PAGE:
by Paul Temple
Is your software deal stuck in legal limbo? Need to get it closed to ‘make numbers’ before EOQ? If your company offers SaaS or licenses software to other businesses, consider these three tips to close deals with less legal hassle.
Don’t bury the lead
SaaS agreements and licenses that do not make the fees obvious to your customer’s counsel do no one any favors. If the deal means your customer will pay you $25,000 or less per year for three years, and their legal counsel can quickly see that, counsel will very likely treat it accordingly – hopefully with a lighter touch than a deal 20 times that size.
If you instead bury the dollars and cents deep in the agreement, or worse still – put them on a separate file your customer’s lawyer never receives – the lawyer may be more likely to spend more time and more money aggressively negotiating with you. $25,000 worth of negotiation for a $75,000 deal makes no sense. For large deals, expect a thorough review no matter where you put the financial details. But don’t encourage your prospective customer to spend more on legal expense than makes sense relative to the deal size.
Also, take a moment to describe your platform in the agreement. In my experience, agreements from some hot names in tech right now lack minimal descriptions of their platforms. If your customer’s attorney knows nothing about the offering, you’re much more likely to wind up negotiating issues that are totally irrelevant to your deal. That’s nuts. Take a moment to describe the offering, if only at the most basic level. You will save your team and your customer valuable time and legal expense.
Know your market
Are you selling into a regulated industry? If so, do you know what regulatory burdens your customers face, and if they’re changing? Does the platform you’re pitching impact your customer’s ability to comply? If you don’t know the answers to these questions, you’ll find out sooner or later – perhaps painfully.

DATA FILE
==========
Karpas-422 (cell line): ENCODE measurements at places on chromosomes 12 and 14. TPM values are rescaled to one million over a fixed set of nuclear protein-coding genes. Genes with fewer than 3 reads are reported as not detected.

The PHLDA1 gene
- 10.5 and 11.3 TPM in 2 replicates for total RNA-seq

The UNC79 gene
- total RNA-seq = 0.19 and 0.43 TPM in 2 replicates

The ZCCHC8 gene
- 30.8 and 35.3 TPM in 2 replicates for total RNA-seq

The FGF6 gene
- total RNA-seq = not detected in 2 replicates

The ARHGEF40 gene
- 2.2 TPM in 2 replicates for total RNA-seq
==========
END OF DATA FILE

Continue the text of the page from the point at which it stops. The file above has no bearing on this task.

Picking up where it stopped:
For example, if you’re selling into the healthcare industry, you should know whether your offering will impact your customer’s ability to comply with HIPAA. You should know what a BAA is, and you should be prepared to answer why your company will or will not sign one. Another example . . . if your offering will gather information from people residing in the EU, you should be aware of European privacy law and potential changes that may impact you and your customers.
Don’t wait until your customer’s counsel brings up these and other market-specific issues during negotiation. Draft a deal that accounts for them and be prepared to explain your thinking.
Plan for what comes next
If you’re like most in the software business, you live and die with churn and LTV. You’re much less likely to see positive movement on those metrics if you don’t have a clear plan to ensure customer success with your software or platform. In other words, you need to meet customer expectations about your offering. Great software companies exceed those expectations. Others let sales teams close the deal and throw it over the wall – leaving things like implementation or integration to another day. Don’t be that guy.
One way great software companies set expectations is with a plan that the customer approves early in the relationship. This doesn’t make sense for every provider, especially low price providers, and the plan doesn’t require every little detail. But for high-touch, high-end solutions, customer users and leaders should play a role in crafting a plan that the customer approves. Be open to this, even if it impacts CAC in the short-term. It saves both you and your customer time and money in the long run, establishes trust among their users and your staff, and reduces the risk of buyer’s – or seller’s – remorse. Critically, you’ll be more likely to start customers on a path to upsells, renewals, and referrals. If your platform isn’t just “plug and play,” and your sales team already poured time and money into cultivating the deal, take a little extra time to set clear expectations and consider an early sign-off on the same.
by Paul Temple |